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Doha to Surrender in the Dark - ASHARQ AL-AWSAT English Archive
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Doha’s upcoming moves can be easily predicted like an open book as it has taken the same steps in similar previous crises. It is keen on spreading the propaganda of rejection and showing heroic TV stances that do not match with its capabilities and do not reflect the true decisions it intends to take.

We heard yesterday Qatar’s decision to reject the demands of the four boycotting countries, but do not believe what you have heard because Doha will secretly surrender later on. This is what Qatar did in its conflict with Saudi Arabia in 2013 and repeated it the following year.

Qatar has exaggerated its tenacious attitude on media, and again, through some mediators, it agreed later on to the demands behind closed doors. It knocked the door of the Emir of Kuwait, asking him again to intervene and stop the crisis on the diplomatic and borders levels.

When Doha agreed to meet all the demands that year, including silencing its al-Jazeera channel, it did not complain that it was a violation of its sovereignty. Emir of Qatar’s only condition back then was not to announce the details of the agreement. Indeed, Saudi Arabia kept it confidential until the last crisis broke out a few weeks ago and most of the information was revealed.

Today, authorities in Doha announced their rejection through media celebrations and propaganda. It would be good if Qatar sticks to its stances; however, you will hear soon, in a month or two, that it has sent secret mediators with a short message stating that Doha is ready to accept all 13 demands. Hypocrisy will be shown again!

Qatar cares about its appearance; it wants the world to see that it rejected the demands and then it will be ready to compromise behind the scenes. A Qatari source, well aware of the situation, advised me not to believe anything and said that Qatar would also be ready to get rid of its al-Jazeera channel and even fire a number of its employees. It would then announce selling the channel and the buyer would be one of its supporters.

In my opinion, it is wrong to include al-Jazeera in the demands. It is just a media tool for the government’s policy. Everyone knows that it is no longer influential.

The Qatari maneuvers will be repeated in a different way. Last time, the Emir promised to undertake commitments that are kind of similar to today’s demands.

The previous list also included the abstention from financing Saudi extremist religious groups, funding rebels against the government that are managed from abroad, paying Saudi clerics, academics and media figures hired by Qatari government to work against Saudi Arabia and waging media inciting campaigns, including al-Jazeera in addition to other demands.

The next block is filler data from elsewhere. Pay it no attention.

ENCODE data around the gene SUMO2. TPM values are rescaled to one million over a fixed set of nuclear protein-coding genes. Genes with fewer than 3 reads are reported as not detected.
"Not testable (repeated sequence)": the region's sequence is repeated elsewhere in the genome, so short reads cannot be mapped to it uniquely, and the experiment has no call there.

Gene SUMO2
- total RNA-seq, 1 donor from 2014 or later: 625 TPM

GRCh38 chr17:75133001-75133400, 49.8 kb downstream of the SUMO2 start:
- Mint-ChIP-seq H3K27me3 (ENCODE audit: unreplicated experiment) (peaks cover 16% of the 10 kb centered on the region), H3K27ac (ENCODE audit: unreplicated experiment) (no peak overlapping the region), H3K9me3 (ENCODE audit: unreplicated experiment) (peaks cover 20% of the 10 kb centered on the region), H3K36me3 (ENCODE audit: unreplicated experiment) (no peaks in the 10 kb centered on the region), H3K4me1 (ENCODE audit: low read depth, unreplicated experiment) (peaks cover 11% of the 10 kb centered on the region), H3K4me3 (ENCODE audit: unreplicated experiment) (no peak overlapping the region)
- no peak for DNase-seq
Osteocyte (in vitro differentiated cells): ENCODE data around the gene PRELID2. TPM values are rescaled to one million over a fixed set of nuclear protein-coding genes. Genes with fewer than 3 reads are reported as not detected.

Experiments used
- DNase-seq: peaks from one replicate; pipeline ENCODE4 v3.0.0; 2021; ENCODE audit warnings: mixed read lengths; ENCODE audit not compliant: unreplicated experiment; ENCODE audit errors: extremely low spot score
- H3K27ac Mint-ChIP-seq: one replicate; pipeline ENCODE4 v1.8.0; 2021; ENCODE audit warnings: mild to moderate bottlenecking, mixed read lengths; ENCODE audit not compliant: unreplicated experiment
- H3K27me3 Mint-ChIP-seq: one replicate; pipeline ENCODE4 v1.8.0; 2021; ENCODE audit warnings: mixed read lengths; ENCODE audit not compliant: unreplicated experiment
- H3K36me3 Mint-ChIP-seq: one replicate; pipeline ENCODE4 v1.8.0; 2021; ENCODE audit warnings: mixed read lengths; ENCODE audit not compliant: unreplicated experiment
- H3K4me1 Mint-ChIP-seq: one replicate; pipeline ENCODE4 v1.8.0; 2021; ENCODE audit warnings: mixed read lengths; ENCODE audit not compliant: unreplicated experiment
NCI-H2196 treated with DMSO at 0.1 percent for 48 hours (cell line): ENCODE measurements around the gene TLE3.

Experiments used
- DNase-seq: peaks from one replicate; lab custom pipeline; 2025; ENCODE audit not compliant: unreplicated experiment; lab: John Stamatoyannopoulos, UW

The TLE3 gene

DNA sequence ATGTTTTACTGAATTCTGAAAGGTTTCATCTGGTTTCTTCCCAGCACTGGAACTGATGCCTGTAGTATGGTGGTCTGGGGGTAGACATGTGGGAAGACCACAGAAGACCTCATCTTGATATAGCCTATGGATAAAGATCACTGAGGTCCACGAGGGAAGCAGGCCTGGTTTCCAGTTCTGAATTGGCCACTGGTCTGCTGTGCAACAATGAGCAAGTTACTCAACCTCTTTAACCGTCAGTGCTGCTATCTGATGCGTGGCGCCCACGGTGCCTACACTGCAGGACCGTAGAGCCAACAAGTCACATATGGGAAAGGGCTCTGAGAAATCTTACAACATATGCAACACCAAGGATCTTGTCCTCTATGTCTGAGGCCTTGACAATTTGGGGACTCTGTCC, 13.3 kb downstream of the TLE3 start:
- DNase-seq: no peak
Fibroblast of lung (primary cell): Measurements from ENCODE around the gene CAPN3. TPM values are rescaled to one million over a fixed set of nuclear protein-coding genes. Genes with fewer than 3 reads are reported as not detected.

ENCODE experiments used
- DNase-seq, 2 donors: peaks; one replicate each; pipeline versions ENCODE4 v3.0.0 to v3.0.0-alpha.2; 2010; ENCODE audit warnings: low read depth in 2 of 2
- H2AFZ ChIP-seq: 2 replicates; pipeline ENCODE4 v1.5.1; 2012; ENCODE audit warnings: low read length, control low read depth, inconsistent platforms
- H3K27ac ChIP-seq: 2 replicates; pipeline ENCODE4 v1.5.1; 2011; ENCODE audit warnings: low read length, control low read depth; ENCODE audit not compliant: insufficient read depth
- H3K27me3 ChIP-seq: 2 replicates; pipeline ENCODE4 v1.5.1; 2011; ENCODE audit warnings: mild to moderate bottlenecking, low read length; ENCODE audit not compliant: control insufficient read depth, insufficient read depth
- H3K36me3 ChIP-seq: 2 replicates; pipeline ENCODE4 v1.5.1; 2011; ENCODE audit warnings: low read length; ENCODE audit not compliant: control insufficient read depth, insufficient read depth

Qatar has literally carried out its commitments, but in fact, it did not do so. Al-Jazeera has stopped criticizing Saudi Arabia for three consecutive years and was always praising Saudi officials, but at the same time, it opened two TV stations in London that carried out incitement against Riyadh, targeting in particular radical Islamic groups.

After al-Jazeera stopped criticizing Saudi Arabia, based on the agreement between the two governments, it dedicated most of the stations’ time to incite against Egyptian authorities.

Qatari authorities have also stopped paying Saudi nationals as per the previous agreement, but they opened new bank accounts for them through institutions affiliated to them and raised the number of those under the Qatari financial cover from tens to hundreds.

As for the demands to abstain from sheltering Saudi Islamic extremists on its territories, Qatar deported them to live in Turkey at its expenses up till today; there are also those who stayed in Qatar after being granted the citizenship!

In my opinion, this is a decisive crisis. Saudi Arabia is not alone as it is supported by Egypt, the UAE, and Bahrain, which grants it a stronger diplomatic position.

There are also other regional governments that have supported the boycotting countries, and their positions against Qatar will be expressed clearly in future diplomatic and economic meetings. All these countries insist on their position against the reconciliation and against accepting any commitment from the Doha regime as they want Qatar to feel the same danger it has caused to other governments in the region by insisting on funding terrorist and extremist groups.

Abdulrahman Al-Rashed

Abdulrahman Al-Rashed

Abdulrahman Al-Rashed is the former general manager of Al-Arabiya television. He is also the former editor-in-chief of Asharq Al-Awsat, and the leading Arabic weekly magazine Al-Majalla. He is also a senior columnist in the daily newspapers Al-Madina and Al-Bilad. He has a US post-graduate degree in mass communications, and has been a guest on many TV current affairs programs. He is currently based in Dubai.

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